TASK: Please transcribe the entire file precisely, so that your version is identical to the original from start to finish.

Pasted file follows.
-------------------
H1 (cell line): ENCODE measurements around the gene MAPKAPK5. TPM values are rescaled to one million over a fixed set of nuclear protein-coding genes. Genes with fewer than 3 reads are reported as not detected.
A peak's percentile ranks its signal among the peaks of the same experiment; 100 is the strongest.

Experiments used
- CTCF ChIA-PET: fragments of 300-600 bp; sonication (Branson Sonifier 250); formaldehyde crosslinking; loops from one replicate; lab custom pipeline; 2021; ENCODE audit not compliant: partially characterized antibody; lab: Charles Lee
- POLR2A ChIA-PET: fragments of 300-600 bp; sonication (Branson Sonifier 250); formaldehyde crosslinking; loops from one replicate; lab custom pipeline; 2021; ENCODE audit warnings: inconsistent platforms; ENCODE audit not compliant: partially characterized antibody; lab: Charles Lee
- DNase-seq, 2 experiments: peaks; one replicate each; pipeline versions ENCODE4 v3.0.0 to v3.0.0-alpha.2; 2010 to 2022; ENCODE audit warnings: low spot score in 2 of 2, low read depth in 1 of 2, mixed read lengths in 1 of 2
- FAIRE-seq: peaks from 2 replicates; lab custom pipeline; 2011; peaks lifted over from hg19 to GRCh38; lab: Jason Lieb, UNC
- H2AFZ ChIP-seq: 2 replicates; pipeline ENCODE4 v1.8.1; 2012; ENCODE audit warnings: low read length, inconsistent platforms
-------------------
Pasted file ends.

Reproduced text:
H1 (cell line): ENCODE measurements around the gene MAPKAPK5. TPM values are rescaled to one million over a fixed set of nuclear protein-coding genes. Genes with fewer than 3 reads are reported as not detected.
A peak's percentile ranks its signal among the peaks of the same experiment; 100 is the strongest.

Experiments used
- CTCF ChIA-PET: fragments of 300-600 bp; sonication (Branson Sonifier 250); formaldehyde crosslinking; loops from one replicate; lab custom pipeline; 2021; ENCODE audit not compliant: partially characterized antibody; lab: Charles Lee
- POLR2A ChIA-PET: fragments of 300-600 bp; sonication (Branson Sonifier 250); formaldehyde crosslinking; loops from one replicate; lab custom pipeline; 2021; ENCODE audit warnings: inconsistent platforms; ENCODE audit not compliant: partially characterized antibody; lab: Charles Lee
- DNase-seq, 2 experiments: peaks; one replicate each; pipeline versions ENCODE4 v3.0.0 to v3.0.0-alpha.2; 2010 to 2022; ENCODE audit warnings: low spot score in 2 of 2, low read depth in 1 of 2, mixed read lengths in 1 of 2
- FAIRE-seq: peaks from 2 replicates; lab custom pipeline; 2011; peaks lifted over from hg19 to GRCh38; lab: Jason Lieb, UNC
- H2AFZ ChIP-seq: 2 replicates; pipeline ENCODE4 v1.8.1; 2012; ENCODE audit warnings: low read length, inconsistent platforms